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dc.contributor.authorFreese, John Richard.
dc.creatorFreese, John Richard.en_US
dc.date.accessioned2011-10-31T18:02:18Z
dc.date.available2011-10-31T18:02:18Z
dc.date.issued1993en_US
dc.identifier.urihttp://hdl.handle.net/10150/186216
dc.description.abstractThe role of nonpublic schools within American society has often been debated and challenged, yet for over three hundred and fifty years such schools have existed within what is now the United States. A significant portion of these nonpublic schools have been parochial schools operated by Lutheran denominations. Lutheran parochial schools were established by most European Lutheran immigrant groups to the United States, but the majority were established by German immigrants. German Lutheran immigrants to the United States initially established and maintained parochial schools to perpetuate their language, their culture, and their doctrinal standards. During World War I, extraordinary pressures from society and from the state came to bear on German Lutheran parochial schools. This study examined the public opinions and state policies within Nebraska from 1915-1925, as applied to German Lutheran parochial schools. The symbolic approach toward organizations was the analytical frame used for this study.
dc.language.isoenen_US
dc.publisherThe University of Arizona.en_US
dc.rightsCopyright © is held by the author. Digital access to this material is made possible by the University Libraries, University of Arizona. Further transmission, reproduction or presentation (such as public display or performance) of protected items is prohibited except with permission of the author.en_US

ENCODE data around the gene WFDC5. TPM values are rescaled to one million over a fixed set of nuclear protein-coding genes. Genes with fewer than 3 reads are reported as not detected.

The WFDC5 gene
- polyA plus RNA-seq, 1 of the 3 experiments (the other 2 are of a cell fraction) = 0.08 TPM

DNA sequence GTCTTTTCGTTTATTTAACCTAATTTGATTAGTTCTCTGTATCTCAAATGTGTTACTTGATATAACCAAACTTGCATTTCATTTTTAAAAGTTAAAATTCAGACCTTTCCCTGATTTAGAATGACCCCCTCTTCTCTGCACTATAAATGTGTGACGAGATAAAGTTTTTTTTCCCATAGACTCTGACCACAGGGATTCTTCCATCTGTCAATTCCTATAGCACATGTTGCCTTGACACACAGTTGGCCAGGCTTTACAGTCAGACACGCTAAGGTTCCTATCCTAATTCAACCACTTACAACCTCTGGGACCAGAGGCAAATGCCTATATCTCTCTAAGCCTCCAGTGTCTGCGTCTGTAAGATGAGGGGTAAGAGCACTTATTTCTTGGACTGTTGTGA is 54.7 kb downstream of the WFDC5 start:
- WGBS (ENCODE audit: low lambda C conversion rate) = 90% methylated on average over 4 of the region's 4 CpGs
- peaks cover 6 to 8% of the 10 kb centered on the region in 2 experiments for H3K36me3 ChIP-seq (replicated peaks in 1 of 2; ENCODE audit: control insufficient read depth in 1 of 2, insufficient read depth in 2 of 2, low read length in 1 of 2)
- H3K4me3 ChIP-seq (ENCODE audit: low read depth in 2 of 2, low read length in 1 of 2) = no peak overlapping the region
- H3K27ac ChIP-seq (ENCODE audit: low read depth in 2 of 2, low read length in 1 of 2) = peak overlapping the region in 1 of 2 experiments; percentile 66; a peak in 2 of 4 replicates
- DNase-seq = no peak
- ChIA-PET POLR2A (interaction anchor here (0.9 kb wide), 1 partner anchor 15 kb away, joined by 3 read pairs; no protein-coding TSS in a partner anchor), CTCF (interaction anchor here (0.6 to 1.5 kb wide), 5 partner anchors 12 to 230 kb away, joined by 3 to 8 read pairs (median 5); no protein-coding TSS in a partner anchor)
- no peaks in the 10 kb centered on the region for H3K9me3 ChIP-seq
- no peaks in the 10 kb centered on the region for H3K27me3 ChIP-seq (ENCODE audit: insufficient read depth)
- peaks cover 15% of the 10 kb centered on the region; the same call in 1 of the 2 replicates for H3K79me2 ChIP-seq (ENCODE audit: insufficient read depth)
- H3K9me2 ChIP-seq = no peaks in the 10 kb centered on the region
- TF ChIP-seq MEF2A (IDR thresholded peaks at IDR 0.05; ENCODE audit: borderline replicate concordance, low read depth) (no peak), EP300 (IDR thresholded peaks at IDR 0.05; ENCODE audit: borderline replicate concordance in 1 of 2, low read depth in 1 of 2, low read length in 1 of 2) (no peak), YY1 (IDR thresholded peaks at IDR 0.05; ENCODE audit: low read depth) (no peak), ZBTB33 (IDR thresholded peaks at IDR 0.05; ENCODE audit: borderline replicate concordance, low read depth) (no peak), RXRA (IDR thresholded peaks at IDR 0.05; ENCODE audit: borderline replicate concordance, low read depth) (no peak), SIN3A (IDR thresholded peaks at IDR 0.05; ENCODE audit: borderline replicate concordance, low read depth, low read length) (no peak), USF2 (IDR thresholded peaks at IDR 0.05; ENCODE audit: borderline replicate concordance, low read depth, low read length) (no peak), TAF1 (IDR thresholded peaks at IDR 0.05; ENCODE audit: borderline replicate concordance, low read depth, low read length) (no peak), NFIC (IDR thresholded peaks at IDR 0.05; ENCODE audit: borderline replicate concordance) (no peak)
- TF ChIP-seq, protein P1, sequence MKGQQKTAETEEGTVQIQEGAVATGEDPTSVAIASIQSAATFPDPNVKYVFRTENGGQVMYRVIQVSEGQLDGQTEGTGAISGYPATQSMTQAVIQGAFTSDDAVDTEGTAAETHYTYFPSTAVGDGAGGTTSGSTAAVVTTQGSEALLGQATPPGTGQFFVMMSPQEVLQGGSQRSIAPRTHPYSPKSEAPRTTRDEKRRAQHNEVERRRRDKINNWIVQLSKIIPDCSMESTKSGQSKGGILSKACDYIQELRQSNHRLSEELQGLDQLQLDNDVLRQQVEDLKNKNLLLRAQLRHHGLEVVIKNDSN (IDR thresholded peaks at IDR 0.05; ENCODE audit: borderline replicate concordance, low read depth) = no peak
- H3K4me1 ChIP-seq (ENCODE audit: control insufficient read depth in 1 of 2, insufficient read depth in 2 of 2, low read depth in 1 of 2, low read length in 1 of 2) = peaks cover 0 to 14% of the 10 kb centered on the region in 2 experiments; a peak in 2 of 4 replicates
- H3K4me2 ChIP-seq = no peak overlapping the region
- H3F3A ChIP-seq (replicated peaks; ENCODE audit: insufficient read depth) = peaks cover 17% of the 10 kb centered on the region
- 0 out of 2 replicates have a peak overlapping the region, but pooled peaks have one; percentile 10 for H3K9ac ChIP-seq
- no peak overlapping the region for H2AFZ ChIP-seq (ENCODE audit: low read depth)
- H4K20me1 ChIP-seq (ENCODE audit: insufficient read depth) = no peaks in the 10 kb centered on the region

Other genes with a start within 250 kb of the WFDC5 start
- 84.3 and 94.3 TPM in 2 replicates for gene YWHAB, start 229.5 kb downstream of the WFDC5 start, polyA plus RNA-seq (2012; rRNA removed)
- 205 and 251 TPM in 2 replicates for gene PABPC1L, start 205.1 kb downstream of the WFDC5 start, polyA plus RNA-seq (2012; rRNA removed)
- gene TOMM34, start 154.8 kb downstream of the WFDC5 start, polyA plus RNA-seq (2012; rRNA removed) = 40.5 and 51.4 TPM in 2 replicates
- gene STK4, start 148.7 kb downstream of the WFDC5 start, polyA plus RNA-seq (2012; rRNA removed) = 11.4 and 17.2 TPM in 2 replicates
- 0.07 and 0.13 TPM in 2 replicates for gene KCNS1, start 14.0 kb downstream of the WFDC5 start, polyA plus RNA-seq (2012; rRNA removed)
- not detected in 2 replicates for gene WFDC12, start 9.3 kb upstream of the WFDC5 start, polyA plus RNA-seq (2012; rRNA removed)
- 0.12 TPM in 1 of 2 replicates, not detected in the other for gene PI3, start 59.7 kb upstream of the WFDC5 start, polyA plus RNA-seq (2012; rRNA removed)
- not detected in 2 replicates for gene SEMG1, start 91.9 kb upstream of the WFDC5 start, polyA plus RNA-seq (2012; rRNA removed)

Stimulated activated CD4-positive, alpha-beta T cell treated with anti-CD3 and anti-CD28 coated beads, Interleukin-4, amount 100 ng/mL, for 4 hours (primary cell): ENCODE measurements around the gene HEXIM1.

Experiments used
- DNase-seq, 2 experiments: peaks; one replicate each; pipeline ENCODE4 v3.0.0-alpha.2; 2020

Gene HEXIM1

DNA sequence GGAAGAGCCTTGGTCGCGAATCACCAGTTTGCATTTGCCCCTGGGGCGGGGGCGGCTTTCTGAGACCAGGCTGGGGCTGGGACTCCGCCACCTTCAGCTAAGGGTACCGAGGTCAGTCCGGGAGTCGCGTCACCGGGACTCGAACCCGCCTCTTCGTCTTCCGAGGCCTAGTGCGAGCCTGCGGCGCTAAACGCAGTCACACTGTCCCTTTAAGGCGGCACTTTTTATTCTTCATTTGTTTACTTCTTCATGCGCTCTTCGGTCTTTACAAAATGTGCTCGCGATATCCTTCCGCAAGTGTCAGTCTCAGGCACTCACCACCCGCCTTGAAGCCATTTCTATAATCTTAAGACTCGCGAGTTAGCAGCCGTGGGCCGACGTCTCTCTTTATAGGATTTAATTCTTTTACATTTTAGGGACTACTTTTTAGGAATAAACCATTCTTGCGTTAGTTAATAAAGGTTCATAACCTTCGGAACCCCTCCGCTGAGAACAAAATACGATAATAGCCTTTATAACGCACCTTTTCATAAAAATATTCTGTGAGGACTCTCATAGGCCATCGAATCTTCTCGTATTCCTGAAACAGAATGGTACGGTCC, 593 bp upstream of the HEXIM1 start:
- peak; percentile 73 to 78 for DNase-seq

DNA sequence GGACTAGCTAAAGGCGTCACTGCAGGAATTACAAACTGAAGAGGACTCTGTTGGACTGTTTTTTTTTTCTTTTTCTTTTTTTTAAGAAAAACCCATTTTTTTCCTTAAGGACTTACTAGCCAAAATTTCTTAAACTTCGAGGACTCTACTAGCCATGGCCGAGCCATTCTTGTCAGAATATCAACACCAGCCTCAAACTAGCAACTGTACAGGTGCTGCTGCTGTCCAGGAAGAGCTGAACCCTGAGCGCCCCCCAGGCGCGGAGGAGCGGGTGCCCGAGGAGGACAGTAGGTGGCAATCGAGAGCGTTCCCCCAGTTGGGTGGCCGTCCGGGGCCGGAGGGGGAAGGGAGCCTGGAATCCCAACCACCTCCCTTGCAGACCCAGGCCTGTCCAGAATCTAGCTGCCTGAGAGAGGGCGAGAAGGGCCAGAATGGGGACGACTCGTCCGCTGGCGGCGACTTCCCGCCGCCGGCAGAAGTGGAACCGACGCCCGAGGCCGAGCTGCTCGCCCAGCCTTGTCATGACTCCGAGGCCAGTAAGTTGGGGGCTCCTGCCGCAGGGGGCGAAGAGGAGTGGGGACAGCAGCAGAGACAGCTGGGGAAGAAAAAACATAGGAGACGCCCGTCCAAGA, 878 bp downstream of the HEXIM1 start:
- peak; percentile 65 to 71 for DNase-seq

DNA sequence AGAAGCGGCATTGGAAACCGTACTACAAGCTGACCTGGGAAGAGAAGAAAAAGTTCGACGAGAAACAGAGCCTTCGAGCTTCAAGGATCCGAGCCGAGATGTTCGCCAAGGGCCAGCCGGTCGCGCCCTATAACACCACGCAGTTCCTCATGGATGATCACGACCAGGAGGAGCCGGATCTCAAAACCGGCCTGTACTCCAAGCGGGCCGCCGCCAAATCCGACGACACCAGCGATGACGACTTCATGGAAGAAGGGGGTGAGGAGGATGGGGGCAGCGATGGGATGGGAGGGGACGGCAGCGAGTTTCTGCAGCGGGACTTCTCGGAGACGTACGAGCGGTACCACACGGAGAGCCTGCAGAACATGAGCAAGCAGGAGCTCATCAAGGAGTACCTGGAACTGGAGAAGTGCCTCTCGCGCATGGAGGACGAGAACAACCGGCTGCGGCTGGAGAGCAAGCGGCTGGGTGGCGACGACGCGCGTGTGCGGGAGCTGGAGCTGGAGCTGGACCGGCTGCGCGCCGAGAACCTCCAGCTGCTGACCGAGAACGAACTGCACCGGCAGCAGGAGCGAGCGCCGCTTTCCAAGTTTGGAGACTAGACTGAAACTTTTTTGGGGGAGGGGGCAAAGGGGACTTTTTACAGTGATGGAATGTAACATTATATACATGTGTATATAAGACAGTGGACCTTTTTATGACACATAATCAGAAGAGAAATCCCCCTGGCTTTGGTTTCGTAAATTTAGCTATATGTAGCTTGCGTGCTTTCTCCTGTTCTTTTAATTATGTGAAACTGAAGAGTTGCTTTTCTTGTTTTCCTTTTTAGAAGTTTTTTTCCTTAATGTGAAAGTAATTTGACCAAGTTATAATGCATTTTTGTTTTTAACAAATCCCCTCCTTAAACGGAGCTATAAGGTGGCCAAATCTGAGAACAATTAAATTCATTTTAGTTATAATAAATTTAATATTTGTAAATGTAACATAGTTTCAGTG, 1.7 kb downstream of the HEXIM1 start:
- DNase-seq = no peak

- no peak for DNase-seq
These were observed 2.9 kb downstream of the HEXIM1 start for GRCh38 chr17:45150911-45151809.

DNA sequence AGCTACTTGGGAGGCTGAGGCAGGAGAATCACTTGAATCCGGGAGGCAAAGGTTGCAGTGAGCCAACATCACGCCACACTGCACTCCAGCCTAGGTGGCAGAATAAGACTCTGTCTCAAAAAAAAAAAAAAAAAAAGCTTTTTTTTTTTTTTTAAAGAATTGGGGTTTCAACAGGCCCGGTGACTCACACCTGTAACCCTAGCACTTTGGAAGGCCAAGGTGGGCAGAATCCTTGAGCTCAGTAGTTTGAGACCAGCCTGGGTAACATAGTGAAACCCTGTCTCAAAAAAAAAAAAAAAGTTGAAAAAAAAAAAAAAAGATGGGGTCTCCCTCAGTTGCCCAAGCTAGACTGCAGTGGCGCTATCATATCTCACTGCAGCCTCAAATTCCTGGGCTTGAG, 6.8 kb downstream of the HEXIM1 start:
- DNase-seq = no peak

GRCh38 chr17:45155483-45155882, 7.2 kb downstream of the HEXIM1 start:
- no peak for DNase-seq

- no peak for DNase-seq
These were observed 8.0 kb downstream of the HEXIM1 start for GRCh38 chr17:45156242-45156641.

dc.subjectChurch schools -- Nebraska -- History.en_US
dc.subjectLutherans -- Education -- Nebraska -- History.en_US
dc.subjectGerman Americans -- Education -- Nebraska -- History.en_US
dc.subjectChurch schools -- Nebraska -- Public opinion -- History.en_US
dc.titleA symbolic analysis of state educational policy and reaction in a selected state, 1915-1925.en_US
dc.typetexten_US
dc.typeDissertation-Reproduction (electronic)en_US
dc.contributor.chairNelson, Lawrence O.en_US
dc.identifier.oclc703263315en_US
thesis.degree.grantorUniversity of Arizonaen_US
thesis.degree.leveldoctoralen_US
dc.contributor.committeememberMedina, Marcello, Jr.en_US
dc.contributor.committeememberConley, Sharonen_US
dc.identifier.proquest9322726en_US
thesis.degree.disciplineEducational Administration and Higher Educationen_US
thesis.degree.disciplineGraduate Collegeen_US
thesis.degree.nameEd.D.en_US
refterms.dateFOA2018-06-23T21:34:46Z
html.description.abstractThe role of nonpublic schools within American society has often been debated and challenged, yet for over three hundred and fifty years such schools have existed within what is now the United States. A significant portion of these nonpublic schools have been parochial schools operated by Lutheran denominations. Lutheran parochial schools were established by most European Lutheran immigrant groups to the United States, but the majority were established by German immigrants. German Lutheran immigrants to the United States initially established and maintained parochial schools to perpetuate their language, their culture, and their doctrinal standards. During World War I, extraordinary pressures from society and from the state came to bear on German Lutheran parochial schools. This study examined the public opinions and state policies within Nebraska from 1915-1925, as applied to German Lutheran parochial schools. The symbolic approach toward organizations was the analytical frame used for this study.


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